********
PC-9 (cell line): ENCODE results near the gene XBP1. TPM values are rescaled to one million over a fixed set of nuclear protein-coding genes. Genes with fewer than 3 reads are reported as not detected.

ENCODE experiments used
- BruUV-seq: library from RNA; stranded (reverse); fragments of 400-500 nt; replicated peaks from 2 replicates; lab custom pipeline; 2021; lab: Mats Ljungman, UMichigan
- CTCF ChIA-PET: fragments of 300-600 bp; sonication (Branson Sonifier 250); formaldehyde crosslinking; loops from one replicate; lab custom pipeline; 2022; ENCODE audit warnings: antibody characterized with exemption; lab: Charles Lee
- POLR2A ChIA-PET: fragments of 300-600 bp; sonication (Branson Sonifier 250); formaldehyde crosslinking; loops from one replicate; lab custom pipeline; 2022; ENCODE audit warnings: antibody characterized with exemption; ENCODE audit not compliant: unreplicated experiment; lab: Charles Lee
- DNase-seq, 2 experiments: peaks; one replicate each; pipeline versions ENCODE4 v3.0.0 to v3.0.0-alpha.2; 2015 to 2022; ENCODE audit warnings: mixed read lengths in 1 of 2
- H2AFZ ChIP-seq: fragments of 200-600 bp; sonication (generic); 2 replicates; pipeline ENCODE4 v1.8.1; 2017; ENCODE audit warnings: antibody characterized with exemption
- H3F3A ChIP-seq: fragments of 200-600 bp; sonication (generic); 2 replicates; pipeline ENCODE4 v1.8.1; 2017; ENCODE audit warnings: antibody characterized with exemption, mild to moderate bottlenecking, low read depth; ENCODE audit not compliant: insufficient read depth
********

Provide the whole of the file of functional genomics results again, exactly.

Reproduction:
PC-9 (cell line): ENCODE results near the gene XBP1. TPM values are rescaled to one million over a fixed set of nuclear protein-coding genes. Genes with fewer than 3 reads are reported as not detected.

ENCODE experiments used
- BruUV-seq: library from RNA; stranded (reverse); fragments of 400-500 nt; replicated peaks from 2 replicates; lab custom pipeline; 2021; lab: Mats Ljungman, UMichigan
- CTCF ChIA-PET: fragments of 300-600 bp; sonication (Branson Sonifier 250); formaldehyde crosslinking; loops from one replicate; lab custom pipeline; 2022; ENCODE audit warnings: antibody characterized with exemption; lab: Charles Lee
- POLR2A ChIA-PET: fragments of 300-600 bp; sonication (Branson Sonifier 250); formaldehyde crosslinking; loops from one replicate; lab custom pipeline; 2022; ENCODE audit warnings: antibody characterized with exemption; ENCODE audit not compliant: unreplicated experiment; lab: Charles Lee
- DNase-seq, 2 experiments: peaks; one replicate each; pipeline versions ENCODE4 v3.0.0 to v3.0.0-alpha.2; 2015 to 2022; ENCODE audit warnings: mixed read lengths in 1 of 2
- H2AFZ ChIP-seq: fragments of 200-600 bp; sonication (generic); 2 replicates; pipeline ENCODE4 v1.8.1; 2017; ENCODE audit warnings: antibody characterized with exemption
- H3F3A ChIP-seq: fragments of 200-600 bp; sonication (generic); 2 replicates; pipeline ENCODE4 v1.8.1; 2017; ENCODE audit warnings: antibody characterized with exemption, mild to moderate bottlenecking, low read depth; ENCODE audit not compliant: insufficient read depth